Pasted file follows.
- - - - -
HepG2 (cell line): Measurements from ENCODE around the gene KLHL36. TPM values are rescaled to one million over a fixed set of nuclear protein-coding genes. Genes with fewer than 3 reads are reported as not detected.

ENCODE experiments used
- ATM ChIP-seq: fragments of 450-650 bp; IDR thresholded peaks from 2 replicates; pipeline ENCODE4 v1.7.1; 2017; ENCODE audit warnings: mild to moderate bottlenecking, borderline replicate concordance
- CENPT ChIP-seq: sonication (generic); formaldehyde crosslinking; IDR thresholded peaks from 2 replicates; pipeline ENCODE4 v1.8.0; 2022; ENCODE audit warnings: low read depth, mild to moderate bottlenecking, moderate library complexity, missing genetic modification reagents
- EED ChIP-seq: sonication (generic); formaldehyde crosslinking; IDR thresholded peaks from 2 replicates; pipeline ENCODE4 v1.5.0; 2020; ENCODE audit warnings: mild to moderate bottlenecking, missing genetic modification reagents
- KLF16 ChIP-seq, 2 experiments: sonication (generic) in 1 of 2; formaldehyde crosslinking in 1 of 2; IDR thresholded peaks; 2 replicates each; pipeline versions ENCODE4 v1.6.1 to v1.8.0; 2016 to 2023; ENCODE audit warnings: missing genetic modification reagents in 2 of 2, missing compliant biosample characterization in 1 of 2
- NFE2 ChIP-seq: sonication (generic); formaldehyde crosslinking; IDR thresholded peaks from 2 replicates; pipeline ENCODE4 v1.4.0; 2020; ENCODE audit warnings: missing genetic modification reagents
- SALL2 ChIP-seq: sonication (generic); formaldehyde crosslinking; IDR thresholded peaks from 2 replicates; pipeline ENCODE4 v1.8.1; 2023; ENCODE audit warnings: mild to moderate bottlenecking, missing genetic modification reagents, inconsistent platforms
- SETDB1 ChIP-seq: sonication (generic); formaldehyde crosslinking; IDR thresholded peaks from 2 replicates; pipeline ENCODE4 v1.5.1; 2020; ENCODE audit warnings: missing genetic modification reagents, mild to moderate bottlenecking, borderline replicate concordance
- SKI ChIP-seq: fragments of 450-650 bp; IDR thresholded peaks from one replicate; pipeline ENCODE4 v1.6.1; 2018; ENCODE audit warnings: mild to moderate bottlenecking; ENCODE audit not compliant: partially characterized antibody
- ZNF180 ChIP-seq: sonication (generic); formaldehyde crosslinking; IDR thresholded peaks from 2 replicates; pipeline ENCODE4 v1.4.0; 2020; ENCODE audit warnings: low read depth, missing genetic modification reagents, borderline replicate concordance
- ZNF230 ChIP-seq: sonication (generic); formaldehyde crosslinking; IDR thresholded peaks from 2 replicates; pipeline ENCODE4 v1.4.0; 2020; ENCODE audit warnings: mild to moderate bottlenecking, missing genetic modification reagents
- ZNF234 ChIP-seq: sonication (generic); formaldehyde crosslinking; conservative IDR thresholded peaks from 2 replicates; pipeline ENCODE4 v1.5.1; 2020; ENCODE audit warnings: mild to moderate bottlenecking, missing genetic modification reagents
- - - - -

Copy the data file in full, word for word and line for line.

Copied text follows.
HepG2 (cell line): Measurements from ENCODE around the gene KLHL36. TPM values are rescaled to one million over a fixed set of nuclear protein-coding genes. Genes with fewer than 3 reads are reported as not detected.

ENCODE experiments used
- ATM ChIP-seq: fragments of 450-650 bp; IDR thresholded peaks from 2 replicates; pipeline ENCODE4 v1.7.1; 2017; ENCODE audit warnings: mild to moderate bottlenecking, borderline replicate concordance
- CENPT ChIP-seq: sonication (generic); formaldehyde crosslinking; IDR thresholded peaks from 2 replicates; pipeline ENCODE4 v1.8.0; 2022; ENCODE audit warnings: low read depth, mild to moderate bottlenecking, moderate library complexity, missing genetic modification reagents
- EED ChIP-seq: sonication (generic); formaldehyde crosslinking; IDR thresholded peaks from 2 replicates; pipeline ENCODE4 v1.5.0; 2020; ENCODE audit warnings: mild to moderate bottlenecking, missing genetic modification reagents
- KLF16 ChIP-seq, 2 experiments: sonication (generic) in 1 of 2; formaldehyde crosslinking in 1 of 2; IDR thresholded peaks; 2 replicates each; pipeline versions ENCODE4 v1.6.1 to v1.8.0; 2016 to 2023; ENCODE audit warnings: missing genetic modification reagents in 2 of 2, missing compliant biosample characterization in 1 of 2
- NFE2 ChIP-seq: sonication (generic); formaldehyde crosslinking; IDR thresholded peaks from 2 replicates; pipeline ENCODE4 v1.4.0; 2020; ENCODE audit warnings: missing genetic modification reagents
- SALL2 ChIP-seq: sonication (generic); formaldehyde crosslinking; IDR thresholded peaks from 2 replicates; pipeline ENCODE4 v1.8.1; 2023; ENCODE audit warnings: mild to moderate bottlenecking, missing genetic modification reagents, inconsistent platforms
- SETDB1 ChIP-seq: sonication (generic); formaldehyde crosslinking; IDR thresholded peaks from 2 replicates; pipeline ENCODE4 v1.5.1; 2020; ENCODE audit warnings: missing genetic modification reagents, mild to moderate bottlenecking, borderline replicate concordance
- SKI ChIP-seq: fragments of 450-650 bp; IDR thresholded peaks from one replicate; pipeline ENCODE4 v1.6.1; 2018; ENCODE audit warnings: mild to moderate bottlenecking; ENCODE audit not compliant: partially characterized antibody
- ZNF180 ChIP-seq: sonication (generic); formaldehyde crosslinking; IDR thresholded peaks from 2 replicates; pipeline ENCODE4 v1.4.0; 2020; ENCODE audit warnings: low read depth, missing genetic modification reagents, borderline replicate concordance
- ZNF230 ChIP-seq: sonication (generic); formaldehyde crosslinking; IDR thresholded peaks from 2 replicates; pipeline ENCODE4 v1.4.0; 2020; ENCODE audit warnings: mild to moderate bottlenecking, missing genetic modification reagents
- ZNF234 ChIP-seq: sonication (generic); formaldehyde crosslinking; conservative IDR thresholded peaks from 2 replicates; pipeline ENCODE4 v1.5.1; 2020; ENCODE audit warnings: mild to moderate bottlenecking, missing genetic modification reagents